Wednesday, November 8, 2017

Memes: New form of Communication and Literature?

This Blog Post written by
Rebecca Garcia

Whenever there’s a sibling gathering in my family, our focus is usually on MEMES. We like to show each other new memes we have found to be humorous or amusing and talk about the new ones that have been emerging on social media. We discuss and share memes with the hopes that we all react or feel the same connection to them or just feel like they are worth sharing. Sometimes we say nothing at all and just look at/read each other’s phones. Although some would see this as a meaningless interaction, others would consider this a form of communication and even literature.

Memes are typically known as humorous or abstract photographs, videos, and gifs that can contain pieces of texts on them and are spread rapidly through the internet. The word ‘meme’ derived from a Greek word miméma meaning “that which is imitated”. Memes are popular amongst Millennials and are used daily. They exhort our generations expressions on certain matters or situations that can be relatable. 

Just as language and writing is a form of communication, so are memes. Even though these images incorporate only short written messages, they’re usually understood by the receiver or audience. These short texts in memes are supposed to express the way we talk instead of how we write. As we learned in class, the way we speak is less formal and more processed in chunks. We mirror our speech patterns in memes. Therefore, when we communicate with memes, we are communicating with a graphic form of speech. And just as a person can be the dominate speaker in a normal conversation, this situation can happen with meme sharing as well. One-person initiates communication with someone by showing them a meme through their phone or sending one to someone online. The other person either reacts with laughter, emojis, a sentence, or not at all (we all get left unseen once in a while).

Memes as Great Literature!

Memes are so well universally understood that you can even think of them as form of literature! People who speak different languages, live in different cultures or and live in different physical environments are able to identify universal facial expressions like happiness, sadness, guilt, gratitude, annoyance, and disgust.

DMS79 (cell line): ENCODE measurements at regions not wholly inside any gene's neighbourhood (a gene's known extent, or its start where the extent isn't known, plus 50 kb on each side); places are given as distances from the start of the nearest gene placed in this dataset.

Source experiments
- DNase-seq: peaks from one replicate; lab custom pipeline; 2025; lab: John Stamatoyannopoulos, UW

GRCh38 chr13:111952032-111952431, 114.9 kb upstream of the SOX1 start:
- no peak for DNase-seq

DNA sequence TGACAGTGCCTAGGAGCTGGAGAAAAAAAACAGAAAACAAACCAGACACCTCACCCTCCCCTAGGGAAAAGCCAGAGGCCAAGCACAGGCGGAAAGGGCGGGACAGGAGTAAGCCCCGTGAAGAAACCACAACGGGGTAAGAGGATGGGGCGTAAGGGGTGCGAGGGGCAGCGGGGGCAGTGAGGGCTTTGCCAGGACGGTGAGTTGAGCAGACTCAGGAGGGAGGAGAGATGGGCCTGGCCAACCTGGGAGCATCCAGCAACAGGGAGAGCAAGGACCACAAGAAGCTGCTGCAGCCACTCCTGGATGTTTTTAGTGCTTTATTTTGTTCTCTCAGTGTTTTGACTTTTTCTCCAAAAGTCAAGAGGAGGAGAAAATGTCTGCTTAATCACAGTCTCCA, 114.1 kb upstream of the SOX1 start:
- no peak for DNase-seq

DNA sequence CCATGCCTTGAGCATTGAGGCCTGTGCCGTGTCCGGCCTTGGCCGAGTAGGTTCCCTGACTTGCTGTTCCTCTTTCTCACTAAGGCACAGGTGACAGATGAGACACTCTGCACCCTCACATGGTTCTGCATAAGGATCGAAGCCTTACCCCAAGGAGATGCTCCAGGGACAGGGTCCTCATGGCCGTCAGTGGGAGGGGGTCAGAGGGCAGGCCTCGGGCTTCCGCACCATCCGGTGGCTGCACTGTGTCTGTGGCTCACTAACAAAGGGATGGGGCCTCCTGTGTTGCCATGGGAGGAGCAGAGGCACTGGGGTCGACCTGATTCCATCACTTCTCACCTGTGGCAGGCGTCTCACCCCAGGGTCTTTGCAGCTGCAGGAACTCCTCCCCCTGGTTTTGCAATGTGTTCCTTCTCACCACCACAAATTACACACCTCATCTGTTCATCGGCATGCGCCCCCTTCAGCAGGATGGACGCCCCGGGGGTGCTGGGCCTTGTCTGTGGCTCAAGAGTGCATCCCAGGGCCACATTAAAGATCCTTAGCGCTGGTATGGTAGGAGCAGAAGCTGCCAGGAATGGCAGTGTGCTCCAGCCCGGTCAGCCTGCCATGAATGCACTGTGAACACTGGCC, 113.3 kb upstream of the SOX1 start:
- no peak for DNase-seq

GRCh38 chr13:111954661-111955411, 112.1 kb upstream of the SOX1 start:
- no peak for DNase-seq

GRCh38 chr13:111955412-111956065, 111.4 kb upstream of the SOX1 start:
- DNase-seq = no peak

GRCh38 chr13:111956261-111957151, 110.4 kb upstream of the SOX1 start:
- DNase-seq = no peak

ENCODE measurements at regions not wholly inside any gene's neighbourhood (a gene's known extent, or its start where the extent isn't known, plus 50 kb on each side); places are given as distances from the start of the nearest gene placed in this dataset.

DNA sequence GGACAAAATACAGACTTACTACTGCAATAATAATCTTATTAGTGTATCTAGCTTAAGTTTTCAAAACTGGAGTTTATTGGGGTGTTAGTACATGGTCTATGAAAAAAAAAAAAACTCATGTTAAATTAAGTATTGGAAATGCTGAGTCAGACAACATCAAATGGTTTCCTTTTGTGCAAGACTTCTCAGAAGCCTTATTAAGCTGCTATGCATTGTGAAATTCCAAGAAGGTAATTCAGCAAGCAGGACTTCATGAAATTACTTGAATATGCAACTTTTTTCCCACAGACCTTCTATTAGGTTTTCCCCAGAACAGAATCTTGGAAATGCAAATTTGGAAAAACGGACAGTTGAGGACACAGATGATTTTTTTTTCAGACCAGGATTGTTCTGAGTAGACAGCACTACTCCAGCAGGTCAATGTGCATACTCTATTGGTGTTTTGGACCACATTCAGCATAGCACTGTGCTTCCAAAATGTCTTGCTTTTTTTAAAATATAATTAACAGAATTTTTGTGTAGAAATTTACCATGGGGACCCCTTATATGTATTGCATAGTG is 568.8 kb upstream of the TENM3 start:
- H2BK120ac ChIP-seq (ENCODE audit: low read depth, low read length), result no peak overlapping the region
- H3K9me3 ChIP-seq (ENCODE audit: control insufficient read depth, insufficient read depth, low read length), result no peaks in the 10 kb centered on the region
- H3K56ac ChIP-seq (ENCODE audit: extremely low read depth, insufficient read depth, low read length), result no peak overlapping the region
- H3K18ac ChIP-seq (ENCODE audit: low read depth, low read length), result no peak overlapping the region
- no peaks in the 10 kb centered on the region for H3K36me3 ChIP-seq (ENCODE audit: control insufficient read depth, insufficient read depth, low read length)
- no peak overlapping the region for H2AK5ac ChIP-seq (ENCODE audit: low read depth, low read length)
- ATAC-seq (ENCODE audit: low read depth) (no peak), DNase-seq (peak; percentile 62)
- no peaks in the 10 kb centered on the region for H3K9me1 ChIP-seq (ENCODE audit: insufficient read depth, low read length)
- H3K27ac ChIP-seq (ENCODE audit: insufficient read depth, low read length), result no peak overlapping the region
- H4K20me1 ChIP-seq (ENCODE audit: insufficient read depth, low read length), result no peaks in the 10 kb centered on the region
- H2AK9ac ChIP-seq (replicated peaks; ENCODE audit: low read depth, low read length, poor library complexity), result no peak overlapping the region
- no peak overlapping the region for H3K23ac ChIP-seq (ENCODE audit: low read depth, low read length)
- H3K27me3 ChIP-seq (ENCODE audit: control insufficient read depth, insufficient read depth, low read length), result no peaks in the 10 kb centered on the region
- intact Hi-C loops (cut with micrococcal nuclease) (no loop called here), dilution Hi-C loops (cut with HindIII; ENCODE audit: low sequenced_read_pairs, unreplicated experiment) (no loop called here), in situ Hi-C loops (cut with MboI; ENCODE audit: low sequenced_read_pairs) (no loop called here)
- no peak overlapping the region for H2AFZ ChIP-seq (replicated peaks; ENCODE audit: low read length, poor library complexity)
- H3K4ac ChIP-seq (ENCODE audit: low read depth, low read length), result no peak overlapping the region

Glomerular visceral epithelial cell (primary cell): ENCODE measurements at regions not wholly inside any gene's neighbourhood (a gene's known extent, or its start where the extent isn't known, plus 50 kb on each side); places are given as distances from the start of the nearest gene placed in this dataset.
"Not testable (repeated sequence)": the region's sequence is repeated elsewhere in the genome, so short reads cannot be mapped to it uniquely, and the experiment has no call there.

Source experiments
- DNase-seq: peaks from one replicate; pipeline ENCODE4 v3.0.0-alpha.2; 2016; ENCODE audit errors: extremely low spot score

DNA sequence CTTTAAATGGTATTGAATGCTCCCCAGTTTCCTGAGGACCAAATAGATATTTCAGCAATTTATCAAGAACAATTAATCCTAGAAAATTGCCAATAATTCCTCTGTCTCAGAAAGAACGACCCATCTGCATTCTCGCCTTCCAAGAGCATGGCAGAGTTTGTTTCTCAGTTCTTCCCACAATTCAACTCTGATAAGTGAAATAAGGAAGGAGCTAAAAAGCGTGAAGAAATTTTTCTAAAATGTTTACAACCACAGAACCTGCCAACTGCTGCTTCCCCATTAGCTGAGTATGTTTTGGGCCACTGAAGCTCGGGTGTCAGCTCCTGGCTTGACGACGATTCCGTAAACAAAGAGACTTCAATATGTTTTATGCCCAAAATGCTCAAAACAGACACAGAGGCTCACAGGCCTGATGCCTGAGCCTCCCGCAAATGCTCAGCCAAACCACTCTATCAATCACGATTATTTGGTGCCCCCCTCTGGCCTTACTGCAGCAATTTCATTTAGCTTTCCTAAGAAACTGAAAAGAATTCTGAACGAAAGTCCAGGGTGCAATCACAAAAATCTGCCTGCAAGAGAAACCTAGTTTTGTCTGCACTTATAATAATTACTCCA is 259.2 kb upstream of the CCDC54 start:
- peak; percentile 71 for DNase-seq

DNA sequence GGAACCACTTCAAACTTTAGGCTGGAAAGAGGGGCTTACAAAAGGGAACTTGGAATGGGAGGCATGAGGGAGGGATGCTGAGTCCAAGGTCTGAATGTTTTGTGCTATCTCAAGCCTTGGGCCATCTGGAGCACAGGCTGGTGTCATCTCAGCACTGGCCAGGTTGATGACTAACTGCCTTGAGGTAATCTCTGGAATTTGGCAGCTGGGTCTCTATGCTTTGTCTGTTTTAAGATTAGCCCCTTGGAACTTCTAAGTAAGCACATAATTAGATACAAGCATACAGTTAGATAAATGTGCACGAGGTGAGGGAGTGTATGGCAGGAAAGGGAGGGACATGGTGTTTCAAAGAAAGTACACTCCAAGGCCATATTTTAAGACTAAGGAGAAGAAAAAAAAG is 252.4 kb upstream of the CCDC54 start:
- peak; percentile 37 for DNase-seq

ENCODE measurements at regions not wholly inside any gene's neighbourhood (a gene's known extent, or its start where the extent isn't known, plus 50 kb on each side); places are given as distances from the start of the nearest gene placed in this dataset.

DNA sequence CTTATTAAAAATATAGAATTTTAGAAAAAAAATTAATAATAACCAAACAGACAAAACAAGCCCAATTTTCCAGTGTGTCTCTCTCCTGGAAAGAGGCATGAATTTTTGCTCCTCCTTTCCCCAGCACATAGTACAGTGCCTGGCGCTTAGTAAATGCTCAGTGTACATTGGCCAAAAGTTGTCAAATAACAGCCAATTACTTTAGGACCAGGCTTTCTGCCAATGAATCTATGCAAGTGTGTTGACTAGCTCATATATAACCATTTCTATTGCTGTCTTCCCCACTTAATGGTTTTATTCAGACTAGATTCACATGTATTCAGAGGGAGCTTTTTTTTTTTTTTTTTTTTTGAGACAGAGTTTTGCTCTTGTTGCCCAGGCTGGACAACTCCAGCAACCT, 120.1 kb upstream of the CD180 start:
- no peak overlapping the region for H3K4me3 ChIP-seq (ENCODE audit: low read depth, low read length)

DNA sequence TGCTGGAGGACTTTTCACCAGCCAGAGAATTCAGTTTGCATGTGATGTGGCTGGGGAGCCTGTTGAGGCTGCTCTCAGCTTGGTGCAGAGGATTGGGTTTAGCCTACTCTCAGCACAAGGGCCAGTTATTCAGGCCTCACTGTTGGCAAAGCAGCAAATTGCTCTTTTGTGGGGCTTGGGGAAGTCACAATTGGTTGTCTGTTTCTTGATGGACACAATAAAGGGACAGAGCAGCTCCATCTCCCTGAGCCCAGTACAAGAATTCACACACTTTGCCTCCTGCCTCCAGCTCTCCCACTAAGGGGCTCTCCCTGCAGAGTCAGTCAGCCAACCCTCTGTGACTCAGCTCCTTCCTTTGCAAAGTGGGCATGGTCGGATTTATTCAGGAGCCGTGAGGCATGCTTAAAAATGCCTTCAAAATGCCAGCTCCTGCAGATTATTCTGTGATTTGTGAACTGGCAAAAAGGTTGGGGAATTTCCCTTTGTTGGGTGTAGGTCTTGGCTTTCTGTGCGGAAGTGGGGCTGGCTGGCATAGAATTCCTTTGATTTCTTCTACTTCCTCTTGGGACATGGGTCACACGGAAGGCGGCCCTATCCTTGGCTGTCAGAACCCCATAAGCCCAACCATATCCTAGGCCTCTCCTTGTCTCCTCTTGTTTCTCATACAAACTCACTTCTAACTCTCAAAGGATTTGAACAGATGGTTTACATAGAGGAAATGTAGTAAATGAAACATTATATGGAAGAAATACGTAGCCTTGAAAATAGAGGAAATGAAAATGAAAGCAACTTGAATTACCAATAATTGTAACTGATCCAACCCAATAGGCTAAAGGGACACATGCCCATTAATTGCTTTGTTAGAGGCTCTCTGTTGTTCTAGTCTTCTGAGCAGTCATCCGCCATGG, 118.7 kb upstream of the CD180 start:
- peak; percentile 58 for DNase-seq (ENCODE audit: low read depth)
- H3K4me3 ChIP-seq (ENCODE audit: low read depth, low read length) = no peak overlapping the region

Know Your Meme

In this virtually connected world, memes allow multicultural expression. They make people feel certain emotions and are visually engaging, just as a good book is. When one comes across a meme they relate with or enjoy, they usually save that meme on their phones or laptop to share with others in the future or even look back at it once in a while. Don’t we do the same with literature? you keep a book or magazine that you enjoy reading for later purposes.

Hits Blunt

Some people associate novels/books and with capitalism. According to Ejaz, literature “is formal, measured, and portable. There is a standard version of the text and an author to claim credit and royalties.” To be able to create this form of literature, you need to have some level of education and linguistic skills to make it plausible. However, with memes, you do not need that level of sophistication. You may not need education but you certainly benefit from creativity and innovation. Memes are created by an individual’s thoughts and ideas that can be understood by almost anyone who encounters them. With books and novels, you can categorize and differentiate between fiction and non-fiction literature. However, because memes are created by random thought and do not have a set structure of what is said, it is hard to filter what kinds of memes you come across. The only concept that the meme industry lacks is organization.

Millennials like the concept of memes because they bring humor into our lives, they are quick to understand, ease tensions, and there are so many different memes that a person is bound to relate to a few. 

Some have gone as far as creating their own terms referring to memes such as meme culture, meme-conomy, and meme-ology.

So, please share your meme experiences.
How much do you use them and how?
How deeply rooted can memes become in our future society?
As some critics say, do you think memes are going to ruin our abilities to write.
Will memes ever die down?

Ejjaz, Aneeq. “Are Internet Memes a New Form of Literature?” Quillet. 28 November 2016.
Brown, Nicola. “What is a Meme and What Does This Obsession Say About the Future of Communication?” Skyword. 6 June 2017.

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